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In a year when many businesses struggled, residential real estate development has not. In fact, whether multifamily, single-family or even vacation development, the industry appears to be thriving.

Titus Williams, president of Prosperiti Partners LLC, projects that trend will continue into 2021. Williams says new construction is unlikely to keep up with Springfield demand.

“If I was projecting using a crystal ball, what I would see is that new developments in the multifamily and residential housing industries need to increase,” he says.

Even so, development in and around the city is robust, with new multifamily construction attracting students and young professionals, ages 55-plus and renters seeking outdoor trails, dog parks, pools, fitness centers and even dining.

It’s no wonder the city’s renter rate is nearly 60 percent, making Springfield the only Missouri city to have more renters than homeowners. According to data analyzed by internet listing service RentCafe, Springfield’s renter rate rose 11% between 2010 and 2019, ranking second in the nation for rate of growth, according to a recent article in the Springfield Business Journal.

Williams thinks the rent/own ratio reflects consumer motivation to get the most for monthly payment dollars with more limited disposable incomes, transient jobs and, for some, the desire to live in a close community with desirable amenities. In addition, renters don’t have to pay for property taxes, insurance or maintenance. It’s a national trend he says as a reflection of higher insurance costs, vehicle expenses, cost of living and student loan payments. Plus, many young professionals are not willing to commit to homeownership.

Yet, single-family home construction is booming, too. “If you are able to build a quality house at a good price, they’ll fly off the shelves. That’s what we’re seeing right now,” Williams says.

Blake Cantrell, of Blake Cantrell Real Estate at Murney Associates, works with single-family home development company Cronkhite Homes LLC in Springfield, Nixa, Ozark, Republic and Willard.

He says compared with this time last year, business is up 110% and he predicts that trend to continue in 2021. Out of 116 new construction single-family homes currently under contract, roughly 100 are set to close in early 2021.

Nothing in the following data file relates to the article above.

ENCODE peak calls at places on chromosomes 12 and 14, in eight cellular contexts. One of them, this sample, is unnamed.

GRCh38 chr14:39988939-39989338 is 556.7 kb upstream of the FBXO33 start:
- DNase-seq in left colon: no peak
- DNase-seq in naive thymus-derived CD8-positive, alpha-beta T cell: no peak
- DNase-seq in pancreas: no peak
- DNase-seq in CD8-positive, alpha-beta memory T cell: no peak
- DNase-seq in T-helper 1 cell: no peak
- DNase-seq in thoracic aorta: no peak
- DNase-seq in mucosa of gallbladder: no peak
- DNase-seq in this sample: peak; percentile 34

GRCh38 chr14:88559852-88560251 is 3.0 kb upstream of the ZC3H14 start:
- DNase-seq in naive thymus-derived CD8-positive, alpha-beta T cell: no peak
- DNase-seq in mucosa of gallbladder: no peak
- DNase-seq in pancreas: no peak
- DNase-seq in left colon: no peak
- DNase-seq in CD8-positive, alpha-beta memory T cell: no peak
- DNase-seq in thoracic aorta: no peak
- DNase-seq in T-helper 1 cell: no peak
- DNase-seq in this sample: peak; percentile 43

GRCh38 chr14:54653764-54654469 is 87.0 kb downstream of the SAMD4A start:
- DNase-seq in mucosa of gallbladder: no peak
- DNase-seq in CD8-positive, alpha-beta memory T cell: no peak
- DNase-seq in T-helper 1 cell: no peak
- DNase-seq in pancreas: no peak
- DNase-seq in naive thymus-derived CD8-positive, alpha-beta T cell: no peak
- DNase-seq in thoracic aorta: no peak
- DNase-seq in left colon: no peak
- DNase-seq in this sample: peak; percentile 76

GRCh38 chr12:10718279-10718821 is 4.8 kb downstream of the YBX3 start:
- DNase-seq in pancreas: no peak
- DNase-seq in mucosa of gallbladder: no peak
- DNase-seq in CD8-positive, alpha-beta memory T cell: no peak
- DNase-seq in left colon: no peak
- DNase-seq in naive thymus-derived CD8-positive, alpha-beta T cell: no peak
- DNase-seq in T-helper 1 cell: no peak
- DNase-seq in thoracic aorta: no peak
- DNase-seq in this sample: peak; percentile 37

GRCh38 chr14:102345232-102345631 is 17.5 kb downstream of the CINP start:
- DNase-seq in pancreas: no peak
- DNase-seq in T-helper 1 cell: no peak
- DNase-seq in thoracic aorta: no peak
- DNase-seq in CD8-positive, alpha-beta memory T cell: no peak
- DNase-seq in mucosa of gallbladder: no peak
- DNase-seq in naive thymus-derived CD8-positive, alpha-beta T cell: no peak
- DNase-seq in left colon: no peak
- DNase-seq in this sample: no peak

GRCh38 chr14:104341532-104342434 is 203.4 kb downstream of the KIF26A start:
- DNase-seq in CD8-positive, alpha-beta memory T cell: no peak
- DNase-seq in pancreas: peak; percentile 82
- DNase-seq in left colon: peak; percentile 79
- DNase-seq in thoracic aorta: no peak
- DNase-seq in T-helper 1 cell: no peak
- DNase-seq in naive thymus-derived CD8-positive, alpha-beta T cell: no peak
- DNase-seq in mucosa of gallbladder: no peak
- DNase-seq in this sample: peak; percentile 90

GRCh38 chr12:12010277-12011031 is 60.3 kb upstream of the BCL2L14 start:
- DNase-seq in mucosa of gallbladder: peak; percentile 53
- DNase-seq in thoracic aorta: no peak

Home sales have not been a problem in 2020, he says. The main obstacles for new construction have been workforce and, because of factory shutdowns, materials. But even those two challenges have been mostly resolved, he says. Another obstacle is locating land with the necessary infrastructure. That’s why for 2021 he predicts an explosion of new construction in Greene County between west Springfield and Republic, where water and sewer is available.

Another 2020 success trend that won’t slow next year, Cantrell says, is the vacation rental industry. Cantrell and Williams’ brother, Phil Williams, are part of a group that bought two Table Rock Lake area resorts. One is operational, and the other is under renovation.

While hotels lost business in 2020, the vacation rental industry experienced a boom, Cantrell says. From conversations with other owners, resorts were solidly booked in 2020 and are already booking out in 2021.

“You can social distance at the lake. You can have your own cabin and do your own thing, and you don’t have to worry about other people being around,” he says. “Anyone down around the lake area says it’s been a wonderful year for that.”

In addition, existing home sales have increased, too. Cantrell doesn’t see that declining. “Existing homes, as long as they are priced appropriately, are selling within day one on market. Sometimes, within the first hour,” he says.

Cantrell says he’s never seen a seller’s market like the one in the last 18 months Some sellers get up to 105% of asking price, he says.

Williams isn’t surprised developments are migrating outside of city limits makes sense. For every 1,000 new residents, 500 more units are needed if you figure an average of two people per unit. Springfield is growing by around 4,000 people a year, he says, so that would require 2,000 new habitational units. That’s simply not happening within Springfield city limits. But with more people renting, new multifamily construction will continue, including the rising rate of 55-plus communities – another type of development in which Cantrell has become involved.

Williams forecasts multifamily developments will continue to grow in 2021 and beyond, although not enough are being approved for Springfield. They should be, he says, to keep as many tax-generating residential units inside city limits, versus losing that revenue to other communities.

“It’s going to become one big metropolitan area,” he says. “They’re going to have to grow in those (rural) markets because it’s getting more and more difficult to build in Springfield.”

He also expects rental rates will continue to rise with the cost of construction. When they rise to the point it makes more financial sense to buy versus rent, Williams says the rent/buy ratio will flop-flop as construction costs grow and more homes become available. One trend he also believes will continue with scarce city land is the renovation of single-family rentals for conversion to homeownership.

Circling back to the type of residential units most lacking both locally and nationally, Williams says the dearth of affordable workers’ housing is a problem to solve.

“Every market needs it,” he says, adding especially if a community hopes to grow. “People move to a place that they feel welcome and they feel like they have a nice standard of living.”

This content brought to you by Prosperiti Partners LLC.

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